Many might have found the prospect of having a first ride on turf in the Unibet Lincoln slightly daunting – but not Benoit De La Sayette, who looks booked for stardom following his faultless ride on Haqeeqy at Doncaster.
The 18-year-old has been making waves on the all-weather during the winter and when his name appeared next to Haqeeqy’s at Monday’s confirmation stage it looked a shrewd move from John Gosden, who now shares the licence with his son, Thady.
But while the winning rider was able to claim 7lb off the improving four-year-old, given the turn of foot he showed it probably made little difference to the result.
Brunch broke cover from the pack over a furlong out, but when Haqeeqy saw daylight he put the race to bed in a matter of strides, looking the proverbial Group horse in a handicap in the process.
The 9-2 shot – owned by Hissa Hamdan Al Maktoum, whose father Sheikh Hamdan died earlier this week – won by a length and a half. Hortzadar was third, with Danyah fourth.
“It’s unbelievable and to have the support of these connections is a real thrill – I can’t thank everyone enough for legging me up,” the rider said.
“I wanted to follow the (William) Haggas horse (Johan), but he didn’t run so it was a blank canvas. He jumped beautifully, I got behind someone as I just wanted to get him switched off.
“Luckily enough a gap opened at the end which I wasn’t expecting, as I thought I was going to be trapped, but the turn of foot he showed was thrilling. To have a feeling like that, you can’t get better.
“I walked the track, like everyone, and we all knew where the best ground was, it was such a tight bunch so I was lucky enough to get a gap.”
The Gosdens also had winners at Kempton and in Dubai, meaning their new partnership has got off to a flying start.
“They let me know I had the ride on Monday and my face lit up when he told me,” said De La Sayette.
“I’m not really thinking about the champion apprentice title. I’m just thinking about my next ride, I just want to carry on riding winners and riding for wonderful trainers.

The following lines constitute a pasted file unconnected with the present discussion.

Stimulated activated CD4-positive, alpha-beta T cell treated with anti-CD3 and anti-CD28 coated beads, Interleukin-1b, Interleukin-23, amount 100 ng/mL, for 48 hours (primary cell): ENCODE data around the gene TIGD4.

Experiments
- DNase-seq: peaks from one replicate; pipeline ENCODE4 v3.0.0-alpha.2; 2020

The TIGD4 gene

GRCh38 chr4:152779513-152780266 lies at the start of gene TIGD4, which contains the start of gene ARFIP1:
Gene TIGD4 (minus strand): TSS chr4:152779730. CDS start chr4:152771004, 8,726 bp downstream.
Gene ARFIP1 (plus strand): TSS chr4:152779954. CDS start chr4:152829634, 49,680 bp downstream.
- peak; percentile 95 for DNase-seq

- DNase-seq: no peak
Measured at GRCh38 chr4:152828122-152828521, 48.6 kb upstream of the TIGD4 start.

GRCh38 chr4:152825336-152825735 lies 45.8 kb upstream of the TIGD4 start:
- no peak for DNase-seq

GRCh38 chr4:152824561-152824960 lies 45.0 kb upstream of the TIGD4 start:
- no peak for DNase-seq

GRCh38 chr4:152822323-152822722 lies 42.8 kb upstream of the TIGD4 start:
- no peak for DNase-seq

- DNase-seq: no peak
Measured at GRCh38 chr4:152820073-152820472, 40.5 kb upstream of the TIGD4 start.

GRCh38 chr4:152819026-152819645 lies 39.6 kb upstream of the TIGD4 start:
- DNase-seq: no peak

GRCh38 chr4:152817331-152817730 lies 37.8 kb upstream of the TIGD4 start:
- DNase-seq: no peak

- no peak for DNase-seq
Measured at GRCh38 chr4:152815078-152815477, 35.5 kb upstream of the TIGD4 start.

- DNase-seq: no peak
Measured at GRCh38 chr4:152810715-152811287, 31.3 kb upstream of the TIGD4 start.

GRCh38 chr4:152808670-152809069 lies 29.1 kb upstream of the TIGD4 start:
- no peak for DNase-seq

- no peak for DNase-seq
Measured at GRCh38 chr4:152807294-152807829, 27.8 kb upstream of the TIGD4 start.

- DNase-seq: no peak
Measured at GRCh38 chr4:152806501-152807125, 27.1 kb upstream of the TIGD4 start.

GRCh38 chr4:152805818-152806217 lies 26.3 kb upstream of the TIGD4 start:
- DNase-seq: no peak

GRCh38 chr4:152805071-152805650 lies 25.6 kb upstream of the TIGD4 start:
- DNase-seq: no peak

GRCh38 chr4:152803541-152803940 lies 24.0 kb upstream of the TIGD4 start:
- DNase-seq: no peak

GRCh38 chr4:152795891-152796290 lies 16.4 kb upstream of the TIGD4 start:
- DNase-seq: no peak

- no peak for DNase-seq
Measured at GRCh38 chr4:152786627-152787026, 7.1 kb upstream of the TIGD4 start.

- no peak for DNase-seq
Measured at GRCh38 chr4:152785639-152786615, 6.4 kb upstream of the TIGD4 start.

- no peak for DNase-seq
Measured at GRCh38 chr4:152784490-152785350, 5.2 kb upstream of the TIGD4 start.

“I just want to do the best I can and prove what I can do, that’s pretty much it.
“What the boss has taught me is the cooler you are the better they will run, if you get a bit revvy that is when you can make mistakes. I just wanted to keep cool and get him switched off.
“To even be on the racecard, for it to be my first turf race it was all a bit ‘wow’, and a big boost to my confidence. To ride my first race on turf in such a big race, and then to win, it’s amazing really.
“My father was a champion amateur rider in France for a couple of years and I always wanted to follow in his footsteps.
“I grew up on a horse, he came over to ride for Godolphin and I did the Pony Club circuit and then went pony racing at the age of nine.
“I can’t thank my parents enough, driving me around everywhere, they are the main reason I’m in the position I’m in. I went to Mr Gosden’s on work experience at 15 and I’ve been there ever since.”
He added: “I’m 18. It’s a dream start, to win the Lincoln, my first ride on turf, it’s a fairytale. I’ll probably wake up tomorrow thinking it was a dream.
“The Gosdens are so supportive, any slight mistake I make he’ll run me through it. I couldn’t ask for a better boss.”
Michael Dods was proud of the effort of Brunch in second and said: “He did everything right, if anything he might have got there a bit too soon, but the winner went past him in a matter of strides when he opened up.
“We were giving him 7lb when you take the jockey’s claim into account.
“We’ve no excuses, we’ve been beaten by a very good horse, I’m delighted with ours.
“We’ve lost little in defeat, we’ve been beaten by a Group horse. To win the Lincoln you’ve got to be a Group horse, look at Addeybb.
“You need to be just on the verge of going into Group races to win.”